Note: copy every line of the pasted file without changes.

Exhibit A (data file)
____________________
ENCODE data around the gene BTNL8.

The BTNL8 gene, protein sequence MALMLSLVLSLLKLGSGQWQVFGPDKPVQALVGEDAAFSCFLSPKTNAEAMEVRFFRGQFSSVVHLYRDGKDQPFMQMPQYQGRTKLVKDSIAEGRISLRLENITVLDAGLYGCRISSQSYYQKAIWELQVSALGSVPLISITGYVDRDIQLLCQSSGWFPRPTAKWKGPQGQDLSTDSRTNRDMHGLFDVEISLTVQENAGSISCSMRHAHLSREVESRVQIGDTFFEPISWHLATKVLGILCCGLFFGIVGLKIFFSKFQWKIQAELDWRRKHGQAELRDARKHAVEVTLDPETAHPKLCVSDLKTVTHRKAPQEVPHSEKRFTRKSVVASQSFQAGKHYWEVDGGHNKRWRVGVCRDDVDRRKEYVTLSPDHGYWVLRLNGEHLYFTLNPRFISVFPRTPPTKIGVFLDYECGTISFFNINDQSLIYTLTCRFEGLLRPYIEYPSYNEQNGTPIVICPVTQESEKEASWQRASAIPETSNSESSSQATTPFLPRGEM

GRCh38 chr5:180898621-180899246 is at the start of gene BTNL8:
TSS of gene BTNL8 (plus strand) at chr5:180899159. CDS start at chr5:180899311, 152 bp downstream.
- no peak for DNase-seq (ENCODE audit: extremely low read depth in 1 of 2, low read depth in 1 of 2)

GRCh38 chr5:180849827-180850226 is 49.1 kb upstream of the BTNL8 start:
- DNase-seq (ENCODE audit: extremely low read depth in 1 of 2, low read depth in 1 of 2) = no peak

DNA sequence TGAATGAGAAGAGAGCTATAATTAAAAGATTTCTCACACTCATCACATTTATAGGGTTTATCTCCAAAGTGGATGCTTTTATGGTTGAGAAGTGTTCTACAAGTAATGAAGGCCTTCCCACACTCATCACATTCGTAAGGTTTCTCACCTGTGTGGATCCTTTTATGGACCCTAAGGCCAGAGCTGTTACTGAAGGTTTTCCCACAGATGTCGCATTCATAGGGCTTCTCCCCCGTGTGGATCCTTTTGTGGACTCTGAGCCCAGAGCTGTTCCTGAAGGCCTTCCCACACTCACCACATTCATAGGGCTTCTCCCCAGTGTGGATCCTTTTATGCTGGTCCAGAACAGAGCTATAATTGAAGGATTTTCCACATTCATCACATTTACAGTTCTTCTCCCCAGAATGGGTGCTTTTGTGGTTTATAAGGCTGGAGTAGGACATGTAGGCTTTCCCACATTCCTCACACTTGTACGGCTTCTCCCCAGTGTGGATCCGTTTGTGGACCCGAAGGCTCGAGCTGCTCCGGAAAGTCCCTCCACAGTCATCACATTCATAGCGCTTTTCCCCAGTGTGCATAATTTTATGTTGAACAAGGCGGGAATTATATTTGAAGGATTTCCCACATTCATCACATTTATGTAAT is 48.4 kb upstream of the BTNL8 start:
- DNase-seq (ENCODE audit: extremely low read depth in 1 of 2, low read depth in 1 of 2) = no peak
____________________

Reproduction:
ENCODE data around the gene BTNL8.

The BTNL8 gene, protein sequence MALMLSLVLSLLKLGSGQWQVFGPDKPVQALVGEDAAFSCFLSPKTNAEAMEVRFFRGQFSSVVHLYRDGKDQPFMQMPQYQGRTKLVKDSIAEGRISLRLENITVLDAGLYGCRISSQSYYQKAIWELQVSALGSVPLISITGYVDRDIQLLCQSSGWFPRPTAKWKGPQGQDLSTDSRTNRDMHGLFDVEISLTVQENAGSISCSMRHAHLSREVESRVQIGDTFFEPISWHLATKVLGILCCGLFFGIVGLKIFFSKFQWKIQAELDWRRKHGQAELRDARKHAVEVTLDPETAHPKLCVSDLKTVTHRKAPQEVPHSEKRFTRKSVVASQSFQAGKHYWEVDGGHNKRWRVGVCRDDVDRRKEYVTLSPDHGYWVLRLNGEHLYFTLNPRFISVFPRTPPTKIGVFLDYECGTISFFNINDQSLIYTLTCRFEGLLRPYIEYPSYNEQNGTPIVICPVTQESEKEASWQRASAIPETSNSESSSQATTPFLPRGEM

GRCh38 chr5:180898621-180899246 is at the start of gene BTNL8:
TSS of gene BTNL8 (plus strand) at chr5:180899159. CDS start at chr5:180899311, 152 bp downstream.
- no peak for DNase-seq (ENCODE audit: extremely low read depth in 1 of 2, low read depth in 1 of 2)

GRCh38 chr5:180849827-180850226 is 49.1 kb upstream of the BTNL8 start:
- DNase-seq (ENCODE audit: extremely low read depth in 1 of 2, low read depth in 1 of 2) = no peak

DNA sequence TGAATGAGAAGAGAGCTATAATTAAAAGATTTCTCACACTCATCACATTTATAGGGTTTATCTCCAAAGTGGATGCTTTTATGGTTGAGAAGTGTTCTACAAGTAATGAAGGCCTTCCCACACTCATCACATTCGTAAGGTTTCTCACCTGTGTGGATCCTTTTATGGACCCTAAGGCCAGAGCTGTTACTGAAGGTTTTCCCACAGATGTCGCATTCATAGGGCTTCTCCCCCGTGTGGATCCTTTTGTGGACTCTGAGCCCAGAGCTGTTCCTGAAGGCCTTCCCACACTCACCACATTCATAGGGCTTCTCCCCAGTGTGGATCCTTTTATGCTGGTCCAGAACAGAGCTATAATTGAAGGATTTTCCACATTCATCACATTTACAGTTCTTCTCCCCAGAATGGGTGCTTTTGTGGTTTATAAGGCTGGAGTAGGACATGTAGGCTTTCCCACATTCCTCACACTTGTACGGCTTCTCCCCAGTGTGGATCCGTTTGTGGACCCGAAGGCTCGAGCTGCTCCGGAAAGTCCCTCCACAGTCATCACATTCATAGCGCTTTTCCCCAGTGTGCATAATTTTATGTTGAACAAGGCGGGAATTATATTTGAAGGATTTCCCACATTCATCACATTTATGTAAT is 48.4 kb upstream of the BTNL8 start:
- DNase-seq (ENCODE audit: extremely low read depth in 1 of 2, low read depth in 1 of 2) = no peak